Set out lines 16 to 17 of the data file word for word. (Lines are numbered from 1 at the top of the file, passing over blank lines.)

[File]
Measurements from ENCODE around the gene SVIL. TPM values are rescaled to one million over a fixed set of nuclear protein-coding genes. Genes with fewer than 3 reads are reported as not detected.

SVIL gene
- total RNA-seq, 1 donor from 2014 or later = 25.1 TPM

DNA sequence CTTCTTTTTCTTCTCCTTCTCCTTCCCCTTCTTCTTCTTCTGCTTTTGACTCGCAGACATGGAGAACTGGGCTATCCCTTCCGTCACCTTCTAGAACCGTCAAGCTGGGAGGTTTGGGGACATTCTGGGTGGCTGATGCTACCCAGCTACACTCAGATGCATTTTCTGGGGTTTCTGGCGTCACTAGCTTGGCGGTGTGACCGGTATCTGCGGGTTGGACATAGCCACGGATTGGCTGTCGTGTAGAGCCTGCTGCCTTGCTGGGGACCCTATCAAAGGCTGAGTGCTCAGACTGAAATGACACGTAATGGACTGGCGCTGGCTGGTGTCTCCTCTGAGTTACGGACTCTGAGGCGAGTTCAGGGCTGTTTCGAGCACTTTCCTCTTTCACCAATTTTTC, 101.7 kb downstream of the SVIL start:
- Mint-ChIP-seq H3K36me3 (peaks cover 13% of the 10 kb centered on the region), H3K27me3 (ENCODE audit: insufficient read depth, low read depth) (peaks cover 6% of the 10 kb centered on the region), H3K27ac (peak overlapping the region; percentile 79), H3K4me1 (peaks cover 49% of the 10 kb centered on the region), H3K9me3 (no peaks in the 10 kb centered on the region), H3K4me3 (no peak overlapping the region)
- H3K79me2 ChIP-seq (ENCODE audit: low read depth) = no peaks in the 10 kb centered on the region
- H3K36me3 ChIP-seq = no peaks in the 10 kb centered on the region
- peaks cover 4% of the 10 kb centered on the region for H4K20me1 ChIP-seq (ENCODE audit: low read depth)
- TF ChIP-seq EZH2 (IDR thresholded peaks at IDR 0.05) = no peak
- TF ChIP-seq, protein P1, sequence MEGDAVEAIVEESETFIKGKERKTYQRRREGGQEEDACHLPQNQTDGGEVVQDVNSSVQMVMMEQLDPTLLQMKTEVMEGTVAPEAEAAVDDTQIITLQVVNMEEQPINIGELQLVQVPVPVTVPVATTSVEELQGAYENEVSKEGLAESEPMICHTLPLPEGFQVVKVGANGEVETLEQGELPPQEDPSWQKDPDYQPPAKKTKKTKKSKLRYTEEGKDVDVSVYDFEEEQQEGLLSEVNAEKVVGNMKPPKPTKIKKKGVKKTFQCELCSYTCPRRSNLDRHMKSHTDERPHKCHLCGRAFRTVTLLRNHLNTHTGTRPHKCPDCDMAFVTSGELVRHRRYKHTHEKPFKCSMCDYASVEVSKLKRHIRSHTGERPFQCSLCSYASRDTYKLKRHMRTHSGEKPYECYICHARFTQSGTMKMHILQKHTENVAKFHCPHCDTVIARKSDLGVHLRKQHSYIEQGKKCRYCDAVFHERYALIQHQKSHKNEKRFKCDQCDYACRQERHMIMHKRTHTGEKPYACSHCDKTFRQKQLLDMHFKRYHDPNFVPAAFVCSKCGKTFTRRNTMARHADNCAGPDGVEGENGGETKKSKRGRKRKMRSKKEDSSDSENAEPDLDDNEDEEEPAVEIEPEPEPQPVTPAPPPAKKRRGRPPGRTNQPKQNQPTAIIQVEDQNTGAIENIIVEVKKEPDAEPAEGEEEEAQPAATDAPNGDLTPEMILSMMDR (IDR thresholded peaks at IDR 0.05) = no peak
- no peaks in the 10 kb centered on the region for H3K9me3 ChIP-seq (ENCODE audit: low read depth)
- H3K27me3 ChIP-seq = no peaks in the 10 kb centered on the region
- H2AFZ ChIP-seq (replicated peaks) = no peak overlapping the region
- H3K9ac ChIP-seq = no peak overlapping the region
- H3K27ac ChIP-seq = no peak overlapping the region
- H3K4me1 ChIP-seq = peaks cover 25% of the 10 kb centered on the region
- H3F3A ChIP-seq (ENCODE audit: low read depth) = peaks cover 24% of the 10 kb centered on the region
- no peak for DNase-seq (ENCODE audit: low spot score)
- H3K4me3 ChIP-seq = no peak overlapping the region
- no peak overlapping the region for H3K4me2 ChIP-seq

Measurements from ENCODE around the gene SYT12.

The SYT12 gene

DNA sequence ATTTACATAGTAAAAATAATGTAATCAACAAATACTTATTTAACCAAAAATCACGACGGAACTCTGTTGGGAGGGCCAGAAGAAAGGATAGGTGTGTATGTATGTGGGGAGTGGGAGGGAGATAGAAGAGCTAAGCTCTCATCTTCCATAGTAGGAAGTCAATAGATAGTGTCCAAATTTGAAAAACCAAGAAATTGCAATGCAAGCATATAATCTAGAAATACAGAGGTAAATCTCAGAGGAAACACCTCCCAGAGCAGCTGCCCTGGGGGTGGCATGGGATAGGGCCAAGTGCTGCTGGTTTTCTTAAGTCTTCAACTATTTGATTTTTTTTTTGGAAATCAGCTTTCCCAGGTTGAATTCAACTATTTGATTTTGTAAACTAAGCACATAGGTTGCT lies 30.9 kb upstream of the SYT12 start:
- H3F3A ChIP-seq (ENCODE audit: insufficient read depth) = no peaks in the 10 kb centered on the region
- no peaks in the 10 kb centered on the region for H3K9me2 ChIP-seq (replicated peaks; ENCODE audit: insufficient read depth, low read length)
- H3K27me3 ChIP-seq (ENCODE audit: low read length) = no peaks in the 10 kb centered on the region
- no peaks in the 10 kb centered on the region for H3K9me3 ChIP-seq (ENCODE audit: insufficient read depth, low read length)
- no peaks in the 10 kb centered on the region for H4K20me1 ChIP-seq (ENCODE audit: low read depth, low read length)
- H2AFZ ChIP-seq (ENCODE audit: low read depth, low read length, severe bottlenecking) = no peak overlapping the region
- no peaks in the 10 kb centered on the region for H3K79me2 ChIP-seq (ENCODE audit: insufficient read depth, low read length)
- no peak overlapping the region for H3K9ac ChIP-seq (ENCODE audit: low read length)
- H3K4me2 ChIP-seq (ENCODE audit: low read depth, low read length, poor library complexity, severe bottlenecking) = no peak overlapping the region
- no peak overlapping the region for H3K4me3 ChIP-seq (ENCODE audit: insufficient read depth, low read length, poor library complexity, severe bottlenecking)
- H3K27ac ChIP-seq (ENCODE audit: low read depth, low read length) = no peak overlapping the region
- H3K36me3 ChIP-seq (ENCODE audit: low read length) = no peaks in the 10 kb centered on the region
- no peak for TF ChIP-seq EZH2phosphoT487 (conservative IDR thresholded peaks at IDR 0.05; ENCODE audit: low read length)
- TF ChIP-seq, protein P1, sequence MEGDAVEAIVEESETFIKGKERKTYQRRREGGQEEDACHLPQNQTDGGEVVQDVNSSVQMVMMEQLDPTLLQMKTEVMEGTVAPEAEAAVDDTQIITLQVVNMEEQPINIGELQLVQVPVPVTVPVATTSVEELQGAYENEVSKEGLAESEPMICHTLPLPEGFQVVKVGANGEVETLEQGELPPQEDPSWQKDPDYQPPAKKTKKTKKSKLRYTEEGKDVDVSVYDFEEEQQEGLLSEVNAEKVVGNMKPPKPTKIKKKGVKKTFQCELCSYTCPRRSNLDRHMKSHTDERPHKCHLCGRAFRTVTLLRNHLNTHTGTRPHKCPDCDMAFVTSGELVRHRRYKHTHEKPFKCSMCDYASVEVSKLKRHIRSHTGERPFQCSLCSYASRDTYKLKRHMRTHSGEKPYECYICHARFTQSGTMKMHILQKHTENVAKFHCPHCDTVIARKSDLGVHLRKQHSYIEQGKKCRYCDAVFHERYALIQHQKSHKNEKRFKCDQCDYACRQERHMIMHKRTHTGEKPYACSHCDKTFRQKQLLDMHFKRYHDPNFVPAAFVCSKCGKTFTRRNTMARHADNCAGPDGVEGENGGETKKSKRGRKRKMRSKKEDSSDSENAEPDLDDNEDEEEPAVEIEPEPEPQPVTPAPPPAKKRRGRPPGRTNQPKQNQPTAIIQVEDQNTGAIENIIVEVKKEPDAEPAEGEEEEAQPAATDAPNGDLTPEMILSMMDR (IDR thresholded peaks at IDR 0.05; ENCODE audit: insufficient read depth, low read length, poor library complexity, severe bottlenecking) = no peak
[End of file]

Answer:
- H3K4me1 ChIP-seq = peaks cover 25% of the 10 kb centered on the region
- H3F3A ChIP-seq (ENCODE audit: low read depth) = peaks cover 24% of the 10 kb centered on the region